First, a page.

BILL PROMISES IMPROVED RURAL PHONE SERVICE

May 03, 2000 12:00 am

By Todd Wels

Triplicate staff writer

A bill by 1st District Assemblywoman Virginia Strom-Martin could result in better telephone service for rural Del Norte County residents.

If signed into law, Assembly Bill 1825 would establish $10 million in yearly grants for telephone improvements in rural communities, beginning in January, 2001.

Those grants could be used to bring regular telephone service to areas like Big Flat and remote portions of the Yurok Reservation, which are currently serviced by unreliable radio telephones if at all.

They really dont have good service, said Strom-Martin spokeswoman Carol Gaubatz.

According to Gaubatz, the bill would create five grants per year, for a total of $10 million, from the California Teleconnect Fund. The CTF was initially established to create easier access to schools, libraries and community facilities.

Communities applying for the grants would have to show financial need and support from local government.

Any assistance we can get is greatly appreciated, said Del Norte County Supervisor David Finigan, who represents Klamath on the board.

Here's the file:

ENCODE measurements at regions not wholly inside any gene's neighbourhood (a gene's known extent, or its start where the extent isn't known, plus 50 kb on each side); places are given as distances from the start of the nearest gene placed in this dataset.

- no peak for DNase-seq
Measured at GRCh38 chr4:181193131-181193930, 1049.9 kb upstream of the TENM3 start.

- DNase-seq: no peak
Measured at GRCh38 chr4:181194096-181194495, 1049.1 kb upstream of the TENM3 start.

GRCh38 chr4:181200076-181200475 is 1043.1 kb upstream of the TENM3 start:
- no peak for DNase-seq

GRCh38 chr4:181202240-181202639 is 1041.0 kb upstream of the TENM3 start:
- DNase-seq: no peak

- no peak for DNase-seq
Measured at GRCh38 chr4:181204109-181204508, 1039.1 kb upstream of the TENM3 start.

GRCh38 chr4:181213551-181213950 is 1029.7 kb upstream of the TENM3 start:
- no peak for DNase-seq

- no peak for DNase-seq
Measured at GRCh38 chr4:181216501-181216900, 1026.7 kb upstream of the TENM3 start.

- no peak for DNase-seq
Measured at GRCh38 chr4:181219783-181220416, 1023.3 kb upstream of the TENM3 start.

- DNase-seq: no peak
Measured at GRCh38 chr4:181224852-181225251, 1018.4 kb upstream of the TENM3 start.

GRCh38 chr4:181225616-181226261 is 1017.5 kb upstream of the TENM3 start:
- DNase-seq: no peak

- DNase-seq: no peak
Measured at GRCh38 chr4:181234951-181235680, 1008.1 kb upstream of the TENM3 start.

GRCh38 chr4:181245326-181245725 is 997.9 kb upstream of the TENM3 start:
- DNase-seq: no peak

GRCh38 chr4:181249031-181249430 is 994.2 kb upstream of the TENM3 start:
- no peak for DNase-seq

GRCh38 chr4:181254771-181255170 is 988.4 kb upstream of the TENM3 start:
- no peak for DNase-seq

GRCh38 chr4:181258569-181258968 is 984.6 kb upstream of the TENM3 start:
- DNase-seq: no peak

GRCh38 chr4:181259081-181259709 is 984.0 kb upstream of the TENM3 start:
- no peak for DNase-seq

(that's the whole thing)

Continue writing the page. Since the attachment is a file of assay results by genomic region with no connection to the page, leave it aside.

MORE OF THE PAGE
The bill would help communities and their local telephone service providers install traditional land lines or microwave links, as opposed to radio relays.

Minimum security youth correctional camp Bar-O Boys Ranch and several residences in the Big Flat area are served by a radio relay, which has experienced interference and is difficult to repair.

At the time, we felt (a radio system) was the best option economically, said local carrier GTEs Public Affairs Manager Bob Wayt.

He added that the rugged terrain in the Big Flat area made the installation of traditional phone lines way too expensive for the number of customers.

A recent attempt to provide telephone service to remote portions of the Yurok Reservation proved prohibitively expensive for the tribe, at $1.5 million.

This grant program would make it possible for them to do a project like that, Gaubatz said.

Martha Alcott, a spokeswoman for Citizens Telecommunications, the company currently attempting to purchase GTEs local service area, said Citizens supports such a grant.

Were all about connecting people, she said, adding that radio telephones are currently being replaced in other areas served by Citizens.

Alcott was unable to give a timetable for the replacement of the radio telephones, adding that it has taken as long as three years in some areas.

The bill has passed out of committee and awaits approval by the state Assembly and Senate.

If those approvals are given, Governor Gray Davis could sign the bill as early as this fall, with the grant funding becoming available in January, Gaubatz said.